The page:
Tuesday, May 08, 2012

My Rant

Parenting children is hard.

This is a universally acknowledged truth.

Most people know this because they either have children, or because they know someone close to them with children. They can see just how hard it is when they visit them, or spend any amount of time with them.

Parenting children with autism is exponentially harder.

This is not necessarily news. I think most people, as especially those with children, can imagine this. 

But what is perhaps not known is just how much harder it is and how the autism manifests itself into real, everyday life.

It's like having to bring your "A" game, your absolute best every single day. If you have an "off" day, like say---maybe you just don't feel up to figuring out every detail, 8 hours ahead of time, with more than one backup plan in place, and you just want to coast a little one day, you will pay for it. 

There will be meltdowns, and tantrums, or worse...your child will figure out a way to escape out of the house and you won't realize he's gone until it's too late. (no, that last one hasn't happened to me, but it's a fear I have)

But, I'm not going to sit here and go on and on about just how hard it is. What I am going to tell you is that, until you have had the experience of parenting a child with autismyou will never know how hard it is. Like most things in life, you can imagine all you want...and perhaps you will gain new perspective from that. But the true, major learning lessons in life have to be experienced to be understood.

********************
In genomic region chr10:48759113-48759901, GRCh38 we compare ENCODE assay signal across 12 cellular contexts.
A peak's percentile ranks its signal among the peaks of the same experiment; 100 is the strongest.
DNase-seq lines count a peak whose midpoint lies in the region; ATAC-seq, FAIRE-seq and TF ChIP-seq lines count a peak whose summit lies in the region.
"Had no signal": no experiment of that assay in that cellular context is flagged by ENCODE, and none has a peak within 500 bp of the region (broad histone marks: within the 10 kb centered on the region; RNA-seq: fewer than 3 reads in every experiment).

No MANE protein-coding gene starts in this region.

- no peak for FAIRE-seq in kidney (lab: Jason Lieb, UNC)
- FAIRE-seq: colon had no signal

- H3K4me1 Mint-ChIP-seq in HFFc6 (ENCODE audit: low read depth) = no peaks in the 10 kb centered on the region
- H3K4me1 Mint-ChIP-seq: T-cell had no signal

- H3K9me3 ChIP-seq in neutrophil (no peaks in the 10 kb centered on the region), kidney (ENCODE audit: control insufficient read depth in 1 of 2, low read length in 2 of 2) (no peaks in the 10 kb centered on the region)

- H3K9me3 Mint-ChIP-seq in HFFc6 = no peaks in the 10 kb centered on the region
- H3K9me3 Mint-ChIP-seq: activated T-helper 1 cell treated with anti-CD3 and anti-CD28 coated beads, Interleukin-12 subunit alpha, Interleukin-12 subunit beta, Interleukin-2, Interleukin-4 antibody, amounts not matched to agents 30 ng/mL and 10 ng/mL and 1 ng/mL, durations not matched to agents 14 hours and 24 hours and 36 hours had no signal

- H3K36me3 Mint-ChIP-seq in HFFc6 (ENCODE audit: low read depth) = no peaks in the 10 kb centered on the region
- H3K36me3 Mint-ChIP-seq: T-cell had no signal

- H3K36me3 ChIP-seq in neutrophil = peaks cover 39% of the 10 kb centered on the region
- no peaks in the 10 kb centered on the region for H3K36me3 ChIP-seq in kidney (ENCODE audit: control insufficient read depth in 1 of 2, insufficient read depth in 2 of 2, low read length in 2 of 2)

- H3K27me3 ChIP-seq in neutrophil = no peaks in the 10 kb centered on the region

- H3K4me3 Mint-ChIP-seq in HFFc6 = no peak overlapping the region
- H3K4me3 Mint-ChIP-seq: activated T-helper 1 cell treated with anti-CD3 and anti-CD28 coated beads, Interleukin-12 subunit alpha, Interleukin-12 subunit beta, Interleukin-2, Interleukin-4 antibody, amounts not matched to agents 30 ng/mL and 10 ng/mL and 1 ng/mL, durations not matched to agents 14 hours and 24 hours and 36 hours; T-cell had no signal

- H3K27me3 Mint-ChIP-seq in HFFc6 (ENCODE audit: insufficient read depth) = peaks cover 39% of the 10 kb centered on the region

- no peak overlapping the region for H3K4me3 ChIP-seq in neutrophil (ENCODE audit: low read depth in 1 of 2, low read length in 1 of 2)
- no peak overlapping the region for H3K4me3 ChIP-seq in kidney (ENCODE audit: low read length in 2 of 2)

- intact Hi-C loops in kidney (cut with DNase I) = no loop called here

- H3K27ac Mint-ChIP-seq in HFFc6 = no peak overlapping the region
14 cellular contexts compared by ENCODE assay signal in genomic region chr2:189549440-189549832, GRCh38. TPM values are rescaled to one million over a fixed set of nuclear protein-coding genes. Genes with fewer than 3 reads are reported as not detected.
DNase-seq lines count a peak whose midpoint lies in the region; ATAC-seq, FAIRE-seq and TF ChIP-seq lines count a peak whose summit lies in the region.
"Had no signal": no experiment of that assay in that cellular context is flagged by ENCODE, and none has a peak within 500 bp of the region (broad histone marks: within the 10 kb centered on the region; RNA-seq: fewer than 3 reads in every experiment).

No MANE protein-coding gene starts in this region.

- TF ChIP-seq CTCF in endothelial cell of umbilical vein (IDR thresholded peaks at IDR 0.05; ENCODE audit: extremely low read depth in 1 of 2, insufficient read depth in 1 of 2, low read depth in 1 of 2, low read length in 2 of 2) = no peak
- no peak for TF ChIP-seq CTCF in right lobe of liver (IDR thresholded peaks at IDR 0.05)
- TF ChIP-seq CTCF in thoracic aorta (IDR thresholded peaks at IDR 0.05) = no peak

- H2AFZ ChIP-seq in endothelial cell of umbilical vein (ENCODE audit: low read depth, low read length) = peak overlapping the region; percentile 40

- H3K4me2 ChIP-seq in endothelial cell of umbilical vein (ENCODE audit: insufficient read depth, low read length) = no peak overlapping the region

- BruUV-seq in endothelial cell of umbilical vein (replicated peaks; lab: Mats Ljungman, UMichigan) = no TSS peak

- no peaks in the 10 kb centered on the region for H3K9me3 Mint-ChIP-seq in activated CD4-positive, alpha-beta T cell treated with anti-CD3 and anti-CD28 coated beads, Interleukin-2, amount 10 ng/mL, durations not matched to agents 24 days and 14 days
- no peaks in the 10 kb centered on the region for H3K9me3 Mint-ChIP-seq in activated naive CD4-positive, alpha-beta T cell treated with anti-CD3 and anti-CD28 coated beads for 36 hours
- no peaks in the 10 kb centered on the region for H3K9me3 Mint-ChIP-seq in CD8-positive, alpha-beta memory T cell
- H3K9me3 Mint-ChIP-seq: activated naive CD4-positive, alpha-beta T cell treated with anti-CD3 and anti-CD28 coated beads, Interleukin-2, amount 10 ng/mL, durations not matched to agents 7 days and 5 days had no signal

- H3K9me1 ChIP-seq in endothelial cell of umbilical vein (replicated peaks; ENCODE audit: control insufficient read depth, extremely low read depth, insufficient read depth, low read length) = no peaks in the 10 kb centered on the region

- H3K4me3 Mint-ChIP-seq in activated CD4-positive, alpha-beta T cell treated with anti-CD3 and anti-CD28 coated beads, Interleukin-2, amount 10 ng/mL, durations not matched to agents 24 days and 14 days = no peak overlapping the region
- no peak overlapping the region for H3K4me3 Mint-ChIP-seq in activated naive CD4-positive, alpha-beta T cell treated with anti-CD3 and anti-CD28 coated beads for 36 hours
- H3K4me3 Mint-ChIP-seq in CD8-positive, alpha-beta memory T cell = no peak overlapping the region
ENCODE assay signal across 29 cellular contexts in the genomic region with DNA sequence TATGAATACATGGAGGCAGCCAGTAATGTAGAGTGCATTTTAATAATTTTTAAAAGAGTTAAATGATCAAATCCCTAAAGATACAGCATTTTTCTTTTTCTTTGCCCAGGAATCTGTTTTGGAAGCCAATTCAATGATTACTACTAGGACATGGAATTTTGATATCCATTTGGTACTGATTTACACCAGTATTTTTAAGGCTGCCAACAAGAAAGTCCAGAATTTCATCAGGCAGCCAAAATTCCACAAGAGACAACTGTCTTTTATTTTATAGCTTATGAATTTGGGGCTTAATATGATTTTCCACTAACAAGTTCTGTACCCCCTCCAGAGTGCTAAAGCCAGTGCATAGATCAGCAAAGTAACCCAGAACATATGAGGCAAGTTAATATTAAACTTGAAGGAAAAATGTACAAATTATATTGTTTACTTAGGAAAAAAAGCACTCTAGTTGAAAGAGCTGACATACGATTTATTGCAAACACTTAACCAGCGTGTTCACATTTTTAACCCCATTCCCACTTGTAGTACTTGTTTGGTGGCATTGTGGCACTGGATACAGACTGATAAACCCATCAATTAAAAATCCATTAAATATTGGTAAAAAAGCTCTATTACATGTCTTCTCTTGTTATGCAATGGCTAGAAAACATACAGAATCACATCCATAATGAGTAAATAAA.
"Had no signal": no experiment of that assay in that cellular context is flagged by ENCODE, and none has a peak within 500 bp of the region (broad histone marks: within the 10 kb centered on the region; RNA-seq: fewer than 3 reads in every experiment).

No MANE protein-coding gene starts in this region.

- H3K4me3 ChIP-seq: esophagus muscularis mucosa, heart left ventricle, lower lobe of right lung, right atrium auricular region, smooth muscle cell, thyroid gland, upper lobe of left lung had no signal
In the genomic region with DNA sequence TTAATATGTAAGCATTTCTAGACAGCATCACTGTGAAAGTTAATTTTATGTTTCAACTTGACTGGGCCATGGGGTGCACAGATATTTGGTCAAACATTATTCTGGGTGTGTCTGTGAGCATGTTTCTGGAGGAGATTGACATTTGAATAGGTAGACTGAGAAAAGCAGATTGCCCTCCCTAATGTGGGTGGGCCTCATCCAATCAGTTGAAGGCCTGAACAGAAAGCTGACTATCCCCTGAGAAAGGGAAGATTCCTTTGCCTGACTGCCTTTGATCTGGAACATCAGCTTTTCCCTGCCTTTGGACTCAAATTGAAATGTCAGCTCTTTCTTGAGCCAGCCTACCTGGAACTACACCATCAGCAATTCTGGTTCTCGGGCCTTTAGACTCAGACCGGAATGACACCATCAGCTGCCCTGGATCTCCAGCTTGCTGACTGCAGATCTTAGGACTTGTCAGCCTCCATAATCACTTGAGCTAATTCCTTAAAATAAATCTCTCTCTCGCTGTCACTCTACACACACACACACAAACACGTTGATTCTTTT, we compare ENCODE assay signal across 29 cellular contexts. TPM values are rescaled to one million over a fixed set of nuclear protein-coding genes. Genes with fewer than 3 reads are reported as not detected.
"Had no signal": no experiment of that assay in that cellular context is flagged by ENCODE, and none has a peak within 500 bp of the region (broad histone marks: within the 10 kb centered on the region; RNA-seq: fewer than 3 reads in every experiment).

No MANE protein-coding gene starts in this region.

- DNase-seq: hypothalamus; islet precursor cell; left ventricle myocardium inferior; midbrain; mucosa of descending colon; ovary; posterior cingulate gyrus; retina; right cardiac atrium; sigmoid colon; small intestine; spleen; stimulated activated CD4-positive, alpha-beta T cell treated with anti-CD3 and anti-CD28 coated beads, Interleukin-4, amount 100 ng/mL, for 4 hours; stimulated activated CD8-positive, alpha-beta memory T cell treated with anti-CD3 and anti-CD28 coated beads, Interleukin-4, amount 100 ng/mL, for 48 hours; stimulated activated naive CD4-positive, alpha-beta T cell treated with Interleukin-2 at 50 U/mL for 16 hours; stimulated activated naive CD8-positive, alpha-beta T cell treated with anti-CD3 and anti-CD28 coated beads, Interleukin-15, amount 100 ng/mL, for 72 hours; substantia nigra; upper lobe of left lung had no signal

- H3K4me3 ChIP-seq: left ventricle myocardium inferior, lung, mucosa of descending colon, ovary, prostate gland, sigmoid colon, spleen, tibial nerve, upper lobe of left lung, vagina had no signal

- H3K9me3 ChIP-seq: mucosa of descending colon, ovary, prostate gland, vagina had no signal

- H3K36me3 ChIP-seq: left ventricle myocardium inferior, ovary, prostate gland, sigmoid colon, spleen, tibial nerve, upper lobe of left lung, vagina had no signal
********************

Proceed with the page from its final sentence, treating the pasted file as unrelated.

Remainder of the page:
And what really sucks from my perspective about having two children with autism is this: dealing with people who not only think they know all about what it would be like having a child (or two) with autism, and they treat you as though you are doing it all wrong, and that they could do it better.

I know this, because I experience it whenever my In-Laws come for a visit.

And I'm done with it.

I'm done with the constant sniping little digs about how I'm "coddling the boys", I'm not "allowing them to deal with the consequences" of their actions.

The only person who really suffers from "dealing with consequences" is me. I have to pick up the pieces when one of the boys gets worked up.  I walk a fine line between pushing them harder and pulling back. Because I've pushed to hard in the past many, many times, and had to suffer those consequences all by my self. 

Autistic children do not learn things the same way that typical children do. If they did, they wouldn't be autistic, now, would they? 

It seems rather obvious, doesn't it.

Why is this so fucking hard for people to understand. Oh, because they haven't experienced it yet, you say? Oh how true.

But that doesn't stop their judgement, or glaring looks, or sighs, no matter how subtle or quiet they think they are being. I can still hear it. Really. 

When it comes to figuring out what people are not saying, I am a Jedi Fucking Master. 

And you know what, maybe I am making mistakes and doing it all wrong. Maybe I suck at this. But I'm doing the absolute best I can. Really. So why don't you get up off your judgemental ass and dig in and help me out. I mean real, get-your-hands-dirty-help me out before you let yourself think another negative thought about how I am functioning as a parent. 

If nothing else, you might just learn something.

1 comment:

Lana said...

Gem, I know we've talked about this lots in the past- but please hear me when I say you are NOT doing it wrong. Nothing could be further from the truth. You of all the people I know are one of the few who have it completely right.

Please don't let them get to you. They're letting their own ignorance get in the way of a relationship with their grandchildren- amazing, fantastic grandchildren they don't deserve. And their incredible daughter in law they can't even begin to comprehend because her genius is to much for them.

Pity them, but don't ever EVER let them convince you that you're anything but incredible.